The idea that the form of a product should correspond to its essence does not simply mean that products should be designed with their intended use in mind. That a knife needs to be sharp so as to cut things is a non-controversial point accepted by most designers. The notion of essence as invoked by Jobs and Ive is more interesting and significant—more intellectually ambitious—because it is linked to the ideal of purity. No matter how trivial the object, there is nothing trivial about the pursuit of perfection. On closer analysis, the testimonies of both Jobs and Ive suggest that they did see essences existing independently of the designer—a position that is hard for a modern secular mind to accept, because it is, if not religious, then, as I say, startlingly Platonic.
— Form and Fortune
is an essay about Steve Jobs and Apple's design philosophy by Evgeny Morozov.
posted by Kattullus
on Mar 5, 2012 -
Rick Santorum released an anti-Romney ad in January
that borrows ahem
liberally from Apple's famous 1984 ad
. Weirdly, it also
copies Apple's second Super Bowl advertisement, Lemmings
, which was viewed as insulting to its audience and became a legendary failure. (Via Ken Segall
, a former creative director at Apple who writes, "Note to Rick: if you’re going to copy Apple’s marketing success, try not to copy its failure as well.")
posted by Rory Marinich
on Mar 1, 2012 -
“You need a thousand rubber gaskets? That’s the factory next door. You need a million screws? That factory is a block away. You need that screw made a little bit different? It will take three hours.
” Charles Duhigg and Keith Bradsher of the NY Times give an in-depth report on Apple's migration of electronics manufacturing to Asia and its impact on middle class Americans.
posted by Blazecock Pileon
on Jan 21, 2012 -
Jack Goldman died this month.
Mac? Windows? X11? You may think of visionaries who shaped technology as you know it. You might imagine that they were the original thinkers or visionary businessmen. You're wrong. The guy who laid the foundations started out trying to invent the electric car at Ford
, before being hired to Xerox creating the legendary PARC labs that invented computing as we know it; he lived to see his prediction
that "...any electric car produced in our lifetime will have to be a hybrid" come true.
posted by rodgerd
on Dec 24, 2011 -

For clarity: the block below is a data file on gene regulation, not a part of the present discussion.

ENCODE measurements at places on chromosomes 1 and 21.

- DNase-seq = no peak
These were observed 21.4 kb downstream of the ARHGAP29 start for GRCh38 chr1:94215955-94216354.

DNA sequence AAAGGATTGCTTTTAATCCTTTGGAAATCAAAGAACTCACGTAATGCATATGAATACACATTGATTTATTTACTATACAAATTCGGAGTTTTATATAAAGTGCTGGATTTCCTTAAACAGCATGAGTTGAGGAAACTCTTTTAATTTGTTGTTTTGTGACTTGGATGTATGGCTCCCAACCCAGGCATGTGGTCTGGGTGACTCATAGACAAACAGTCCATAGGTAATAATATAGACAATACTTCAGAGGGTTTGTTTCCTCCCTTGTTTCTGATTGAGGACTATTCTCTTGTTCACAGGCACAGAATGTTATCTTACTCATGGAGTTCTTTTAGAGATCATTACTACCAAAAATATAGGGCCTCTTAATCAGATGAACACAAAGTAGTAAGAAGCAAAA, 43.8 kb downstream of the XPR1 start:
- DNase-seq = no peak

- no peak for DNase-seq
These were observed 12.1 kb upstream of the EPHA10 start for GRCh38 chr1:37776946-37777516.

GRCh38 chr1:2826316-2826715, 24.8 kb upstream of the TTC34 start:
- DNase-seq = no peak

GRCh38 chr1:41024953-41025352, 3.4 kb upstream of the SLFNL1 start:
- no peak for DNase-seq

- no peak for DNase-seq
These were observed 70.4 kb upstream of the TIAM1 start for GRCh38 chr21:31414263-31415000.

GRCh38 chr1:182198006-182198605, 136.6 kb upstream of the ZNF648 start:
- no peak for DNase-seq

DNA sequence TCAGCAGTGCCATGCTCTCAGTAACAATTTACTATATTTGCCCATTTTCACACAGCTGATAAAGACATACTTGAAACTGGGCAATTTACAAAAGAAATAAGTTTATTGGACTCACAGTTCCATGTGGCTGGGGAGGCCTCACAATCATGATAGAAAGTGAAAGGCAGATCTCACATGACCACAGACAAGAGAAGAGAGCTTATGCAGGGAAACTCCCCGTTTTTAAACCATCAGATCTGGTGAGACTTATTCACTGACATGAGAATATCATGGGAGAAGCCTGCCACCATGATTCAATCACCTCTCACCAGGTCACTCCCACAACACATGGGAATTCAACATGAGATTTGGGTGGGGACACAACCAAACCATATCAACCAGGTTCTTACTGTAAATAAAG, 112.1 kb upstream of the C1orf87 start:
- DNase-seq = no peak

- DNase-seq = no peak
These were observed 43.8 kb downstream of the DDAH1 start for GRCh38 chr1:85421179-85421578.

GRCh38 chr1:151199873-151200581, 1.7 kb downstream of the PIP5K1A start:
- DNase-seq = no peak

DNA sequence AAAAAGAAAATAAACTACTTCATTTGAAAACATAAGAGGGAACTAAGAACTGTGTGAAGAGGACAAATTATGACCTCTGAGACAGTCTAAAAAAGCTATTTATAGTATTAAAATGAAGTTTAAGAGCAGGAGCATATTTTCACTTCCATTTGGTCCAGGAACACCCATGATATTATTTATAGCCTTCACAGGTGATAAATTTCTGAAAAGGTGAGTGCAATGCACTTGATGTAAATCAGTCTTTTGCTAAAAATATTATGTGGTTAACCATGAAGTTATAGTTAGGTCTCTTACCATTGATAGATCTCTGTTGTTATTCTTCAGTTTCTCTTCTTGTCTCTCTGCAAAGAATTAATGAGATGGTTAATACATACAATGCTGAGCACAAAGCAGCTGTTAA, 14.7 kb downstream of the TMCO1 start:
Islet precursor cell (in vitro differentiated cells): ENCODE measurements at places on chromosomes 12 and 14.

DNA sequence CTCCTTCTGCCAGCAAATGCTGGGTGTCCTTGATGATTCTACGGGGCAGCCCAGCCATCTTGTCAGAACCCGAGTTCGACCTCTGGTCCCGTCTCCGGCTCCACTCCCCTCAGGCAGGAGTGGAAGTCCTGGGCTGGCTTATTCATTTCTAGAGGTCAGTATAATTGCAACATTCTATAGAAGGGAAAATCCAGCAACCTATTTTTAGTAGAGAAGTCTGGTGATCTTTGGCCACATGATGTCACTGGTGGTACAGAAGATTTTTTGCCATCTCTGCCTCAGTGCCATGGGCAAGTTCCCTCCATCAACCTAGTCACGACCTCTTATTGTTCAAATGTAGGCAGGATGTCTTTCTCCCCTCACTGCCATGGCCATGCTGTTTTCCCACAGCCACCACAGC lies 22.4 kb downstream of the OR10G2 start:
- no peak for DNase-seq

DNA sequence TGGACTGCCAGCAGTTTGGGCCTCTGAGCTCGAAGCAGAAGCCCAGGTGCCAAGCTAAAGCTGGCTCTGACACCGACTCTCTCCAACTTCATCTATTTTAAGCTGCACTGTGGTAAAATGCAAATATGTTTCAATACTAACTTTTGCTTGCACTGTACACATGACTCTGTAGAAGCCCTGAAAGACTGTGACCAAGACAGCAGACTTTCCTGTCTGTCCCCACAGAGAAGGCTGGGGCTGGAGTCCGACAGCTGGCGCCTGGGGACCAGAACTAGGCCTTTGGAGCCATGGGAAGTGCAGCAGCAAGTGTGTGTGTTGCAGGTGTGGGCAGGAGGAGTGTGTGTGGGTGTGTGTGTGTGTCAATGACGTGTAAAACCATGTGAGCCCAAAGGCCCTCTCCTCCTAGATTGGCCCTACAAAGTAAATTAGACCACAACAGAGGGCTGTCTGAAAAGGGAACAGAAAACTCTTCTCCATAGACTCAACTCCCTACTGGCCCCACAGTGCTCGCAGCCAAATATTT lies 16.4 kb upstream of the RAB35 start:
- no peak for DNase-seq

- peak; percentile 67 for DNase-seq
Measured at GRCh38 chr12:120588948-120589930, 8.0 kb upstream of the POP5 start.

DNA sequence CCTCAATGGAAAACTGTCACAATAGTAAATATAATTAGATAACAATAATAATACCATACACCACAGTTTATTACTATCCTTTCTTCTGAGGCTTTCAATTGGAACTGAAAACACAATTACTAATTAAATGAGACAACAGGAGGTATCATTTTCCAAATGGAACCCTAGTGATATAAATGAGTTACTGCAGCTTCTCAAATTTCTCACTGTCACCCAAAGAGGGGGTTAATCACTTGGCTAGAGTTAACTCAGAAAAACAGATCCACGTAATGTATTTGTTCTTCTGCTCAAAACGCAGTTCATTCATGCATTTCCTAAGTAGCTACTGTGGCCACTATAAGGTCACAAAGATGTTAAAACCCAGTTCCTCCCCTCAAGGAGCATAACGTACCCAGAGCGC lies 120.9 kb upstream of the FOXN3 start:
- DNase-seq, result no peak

In 1985, Apple started the "Apple University Consortium Europe" collaboration program, and one of the first universities to enroll was that of Lund, Sweden. To celebrate the collaboration, Apple CEO Steve Jobs came to Lund - and a 16 minute film of his visit has now been found and been made available by the University of Lund. You can see the clip here (.mov).
posted by mr.marx
on Dec 16, 2011 -
Apple has adopted new tactics
in its patent war against the handheld industry. Last summer, Apple has transferred patents
to the patent troll Digitude Innovations
, using a shell company operated by Digitude's primary investor, Altitude Capital Partners. In December, Digitude filed suit with the International Trade Commission alleging patent infringement by almost every mobile manufacturers except Apple. (pdf filing
) [more inside]
posted by jeffburdges
on Dec 11, 2011 -
What touchscreens lack is something called affordance. It’s a lofty term for an object’s built-in ability to tell you how it works. A doorknob affords turning. The button on a car stereo affords pushing. A touchscreen affords nothing. It relies on software for any affordance, which in turn relies on total immersion for the user.... The days of analog affordance are gone. What we want, apparently, is to surround ourselves with touchscreens of varying size—tiny ones in our pockets, medium-size models for our laps and dashboards, and massive versions for our walls. We want tomorrow’s vintage shops to be lined with identical, blank, anonymous slabs. We want things to be vessels for software, and nothing more. - A Slate piece asks if touchscreens are becoming too ubiquitous
posted by beisny
on Nov 4, 2011 -
The iPod turns 10
Today marks the 10th anniversary of the introduction of the iPod. Touted in a low-key presentation
as a player that would let you carry 1000 (!) songs in a player the size of a pack of cards (!), the 1st gen model didn't really impress techies
, though consumers quickly fell for the stylish white and stainless player. In the ensuing years, Apple kept plugging away at new models
, and today, few even remember that Apple was late to this game. (previously
posted by Gilbert
on Oct 23, 2011 -